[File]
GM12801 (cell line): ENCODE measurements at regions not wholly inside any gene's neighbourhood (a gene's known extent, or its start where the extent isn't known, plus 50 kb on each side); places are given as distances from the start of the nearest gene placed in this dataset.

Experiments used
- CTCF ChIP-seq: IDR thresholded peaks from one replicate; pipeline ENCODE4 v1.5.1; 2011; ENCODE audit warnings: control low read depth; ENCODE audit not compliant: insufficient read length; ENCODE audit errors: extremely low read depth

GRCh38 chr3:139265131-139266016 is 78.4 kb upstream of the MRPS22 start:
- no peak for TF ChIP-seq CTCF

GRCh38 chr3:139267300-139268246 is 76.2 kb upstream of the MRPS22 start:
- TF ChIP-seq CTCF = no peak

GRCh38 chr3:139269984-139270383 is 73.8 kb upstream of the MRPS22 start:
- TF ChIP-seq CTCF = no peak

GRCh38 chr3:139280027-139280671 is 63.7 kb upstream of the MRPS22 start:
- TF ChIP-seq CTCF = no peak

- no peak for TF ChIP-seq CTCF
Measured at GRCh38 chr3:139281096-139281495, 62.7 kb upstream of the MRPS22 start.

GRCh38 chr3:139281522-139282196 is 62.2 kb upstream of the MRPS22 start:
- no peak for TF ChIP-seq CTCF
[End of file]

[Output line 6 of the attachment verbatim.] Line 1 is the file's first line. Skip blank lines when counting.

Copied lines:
GRCh38 chr3:139267300-139268246 is 76.2 kb upstream of the MRPS22 start: